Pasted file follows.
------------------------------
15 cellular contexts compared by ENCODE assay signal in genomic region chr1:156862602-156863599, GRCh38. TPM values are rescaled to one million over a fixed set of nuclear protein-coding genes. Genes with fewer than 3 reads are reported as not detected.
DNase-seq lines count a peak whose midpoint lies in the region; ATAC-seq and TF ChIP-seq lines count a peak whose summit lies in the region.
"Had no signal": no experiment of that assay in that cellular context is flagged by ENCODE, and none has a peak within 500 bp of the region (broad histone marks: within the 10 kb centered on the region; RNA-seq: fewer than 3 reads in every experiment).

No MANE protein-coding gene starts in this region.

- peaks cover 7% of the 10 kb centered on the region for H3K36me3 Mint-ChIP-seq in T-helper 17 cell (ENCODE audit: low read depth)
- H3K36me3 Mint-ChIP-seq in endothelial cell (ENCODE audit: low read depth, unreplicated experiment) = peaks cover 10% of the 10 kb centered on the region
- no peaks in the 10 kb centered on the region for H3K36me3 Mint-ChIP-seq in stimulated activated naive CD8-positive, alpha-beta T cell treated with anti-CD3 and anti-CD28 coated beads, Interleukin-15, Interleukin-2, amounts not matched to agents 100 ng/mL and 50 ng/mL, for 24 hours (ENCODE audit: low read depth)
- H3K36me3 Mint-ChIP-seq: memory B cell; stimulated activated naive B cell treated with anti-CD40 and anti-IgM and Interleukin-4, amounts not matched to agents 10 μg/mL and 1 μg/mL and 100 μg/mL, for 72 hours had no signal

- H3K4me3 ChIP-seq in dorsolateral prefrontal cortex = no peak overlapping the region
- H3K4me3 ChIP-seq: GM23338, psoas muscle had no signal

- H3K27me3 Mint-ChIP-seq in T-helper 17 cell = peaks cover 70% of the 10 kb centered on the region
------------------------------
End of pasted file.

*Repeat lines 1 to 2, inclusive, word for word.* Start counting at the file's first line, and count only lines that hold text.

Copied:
15 cellular contexts compared by ENCODE assay signal in genomic region chr1:156862602-156863599, GRCh38. TPM values are rescaled to one million over a fixed set of nuclear protein-coding genes. Genes with fewer than 3 reads are reported as not detected.
DNase-seq lines count a peak whose midpoint lies in the region; ATAC-seq and TF ChIP-seq lines count a peak whose summit lies in the region.